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articles
88. Faith and Philosophy: Volume > 34 > Issue: 3
Pavel Butakov The Eucharistic Conquest of Time
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Roman Catholic and Eastern Orthodox theologians claim that the unique event of Christ’s sacrifice on Calvary is present in Eucharistic liturgies. A popular explanatory strategy for this miraculous presence suggests that due to its supernatural character the Eucharist “conquers time,” transcends its boundaries, and allows for temporal coincidence of two chronologically distant events. I discuss the four main approaches within this strategy that can be discovered in contemporary theological writings. The first approach implies a time travel of the Calvary event. The second suggests the time travel of Eucharistic participants. The third eliminates the chronological distance by relocating one of the events into a timeless reality. The fourth assumes multilocation of the event across time. I argue that each of these approaches is untenable on philosophical or theological grounds.
89. Faith and Philosophy: Volume > 34 > Issue: 3
Jada Twedt Strabbing Divine Forgiveness and Reconciliation
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I argue that divine forgiveness is God’s openness to reconciliation with us, the wrongdoers, with respect to our wrongdoing. The main advantage of this view is that it explains the power of divine forgiveness to reconcile us to God when we repent. As I show, this view also fits well with the parable of the prodigal son, which is commonly taken to illustrate divine forgiveness, and it accounts for the close connection between divine forgiveness and Christ’s atonement. Finally, I demonstrate that this view is particularly well-suited, although not committed, to the idea that God forgives us without our repentance.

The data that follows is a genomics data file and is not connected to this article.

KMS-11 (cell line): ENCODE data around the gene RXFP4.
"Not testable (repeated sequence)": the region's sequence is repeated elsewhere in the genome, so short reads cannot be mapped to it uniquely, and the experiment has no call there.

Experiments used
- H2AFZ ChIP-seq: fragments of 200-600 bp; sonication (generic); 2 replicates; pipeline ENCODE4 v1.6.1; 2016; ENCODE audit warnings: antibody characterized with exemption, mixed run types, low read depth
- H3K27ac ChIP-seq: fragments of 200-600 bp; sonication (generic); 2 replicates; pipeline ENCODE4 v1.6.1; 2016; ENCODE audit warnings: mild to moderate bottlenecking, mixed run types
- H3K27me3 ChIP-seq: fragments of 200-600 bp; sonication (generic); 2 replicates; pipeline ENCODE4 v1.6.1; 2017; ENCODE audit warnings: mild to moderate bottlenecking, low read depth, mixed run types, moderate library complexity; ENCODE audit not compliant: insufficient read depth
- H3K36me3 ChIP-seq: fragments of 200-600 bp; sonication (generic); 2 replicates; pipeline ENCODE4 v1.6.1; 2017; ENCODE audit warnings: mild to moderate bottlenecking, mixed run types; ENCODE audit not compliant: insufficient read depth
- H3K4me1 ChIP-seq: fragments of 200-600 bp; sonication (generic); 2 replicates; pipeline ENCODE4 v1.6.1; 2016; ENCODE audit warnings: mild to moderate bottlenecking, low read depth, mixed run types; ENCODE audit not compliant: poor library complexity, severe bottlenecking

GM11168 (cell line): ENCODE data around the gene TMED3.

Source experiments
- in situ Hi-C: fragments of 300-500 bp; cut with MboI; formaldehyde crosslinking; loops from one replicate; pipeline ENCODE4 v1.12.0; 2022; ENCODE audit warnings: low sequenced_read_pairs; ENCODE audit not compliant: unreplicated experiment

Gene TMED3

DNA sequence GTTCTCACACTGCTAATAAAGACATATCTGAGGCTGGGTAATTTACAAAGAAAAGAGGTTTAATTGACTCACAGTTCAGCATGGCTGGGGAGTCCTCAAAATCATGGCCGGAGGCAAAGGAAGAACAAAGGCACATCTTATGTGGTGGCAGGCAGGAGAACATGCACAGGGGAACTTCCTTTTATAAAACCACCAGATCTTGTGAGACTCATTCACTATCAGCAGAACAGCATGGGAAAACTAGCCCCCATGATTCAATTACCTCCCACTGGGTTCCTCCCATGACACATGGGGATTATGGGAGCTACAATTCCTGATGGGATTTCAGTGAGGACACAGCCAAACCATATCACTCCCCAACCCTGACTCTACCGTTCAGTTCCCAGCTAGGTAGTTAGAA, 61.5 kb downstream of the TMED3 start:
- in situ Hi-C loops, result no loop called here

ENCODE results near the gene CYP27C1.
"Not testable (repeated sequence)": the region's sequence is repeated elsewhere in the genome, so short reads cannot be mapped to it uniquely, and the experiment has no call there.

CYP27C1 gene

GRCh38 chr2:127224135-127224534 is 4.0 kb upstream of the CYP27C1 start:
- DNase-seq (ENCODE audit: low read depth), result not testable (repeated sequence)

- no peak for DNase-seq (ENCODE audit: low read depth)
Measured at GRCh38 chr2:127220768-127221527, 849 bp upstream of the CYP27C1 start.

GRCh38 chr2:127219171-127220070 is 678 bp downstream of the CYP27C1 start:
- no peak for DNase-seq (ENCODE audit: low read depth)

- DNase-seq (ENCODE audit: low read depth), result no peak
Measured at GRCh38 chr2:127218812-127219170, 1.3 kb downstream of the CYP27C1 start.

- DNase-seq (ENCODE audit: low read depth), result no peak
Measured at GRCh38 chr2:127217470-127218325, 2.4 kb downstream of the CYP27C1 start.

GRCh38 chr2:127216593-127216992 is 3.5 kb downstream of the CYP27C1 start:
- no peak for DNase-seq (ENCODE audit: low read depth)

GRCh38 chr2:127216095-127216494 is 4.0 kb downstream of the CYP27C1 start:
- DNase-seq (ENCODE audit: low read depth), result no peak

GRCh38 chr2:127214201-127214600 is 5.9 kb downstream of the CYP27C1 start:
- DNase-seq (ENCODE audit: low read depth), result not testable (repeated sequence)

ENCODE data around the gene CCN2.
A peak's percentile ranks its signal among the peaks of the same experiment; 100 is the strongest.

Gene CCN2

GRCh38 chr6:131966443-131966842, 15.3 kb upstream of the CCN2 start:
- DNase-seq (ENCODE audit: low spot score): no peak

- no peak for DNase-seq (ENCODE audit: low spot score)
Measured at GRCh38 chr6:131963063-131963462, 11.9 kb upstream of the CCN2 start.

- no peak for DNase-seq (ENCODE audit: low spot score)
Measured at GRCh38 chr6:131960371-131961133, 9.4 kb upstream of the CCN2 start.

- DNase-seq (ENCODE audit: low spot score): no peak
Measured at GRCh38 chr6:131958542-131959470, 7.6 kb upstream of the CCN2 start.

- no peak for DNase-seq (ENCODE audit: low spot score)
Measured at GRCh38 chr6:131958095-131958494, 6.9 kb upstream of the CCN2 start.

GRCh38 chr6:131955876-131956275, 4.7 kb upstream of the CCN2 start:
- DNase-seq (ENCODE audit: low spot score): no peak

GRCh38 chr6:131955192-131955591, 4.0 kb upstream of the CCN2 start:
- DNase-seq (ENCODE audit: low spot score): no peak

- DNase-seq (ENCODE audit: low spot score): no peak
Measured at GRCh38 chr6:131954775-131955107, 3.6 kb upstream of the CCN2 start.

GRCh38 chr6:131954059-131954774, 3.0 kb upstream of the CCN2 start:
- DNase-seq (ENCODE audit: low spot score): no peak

90. Faith and Philosophy: Volume > 34 > Issue: 3
Rico Vitz “What is a Merciful Heart?”: Affective-Motivational Aspects of the Second Love Command
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In this paper, I argue that Christ’s second love command implies not only that people’s volitions and actions be Christ-like, but also that their affective-motivational dispositions be Christ-like. More specifically, I argue that the command implies that people have aretaic obligations to strive to cultivate a merciful heart with the kind of affective depth described by St. Isaac of Syria in his 71st ascetical homily—i.e., one that is disposed to becoming inflamed, such that it is gripped by “strong and vehement mercy.”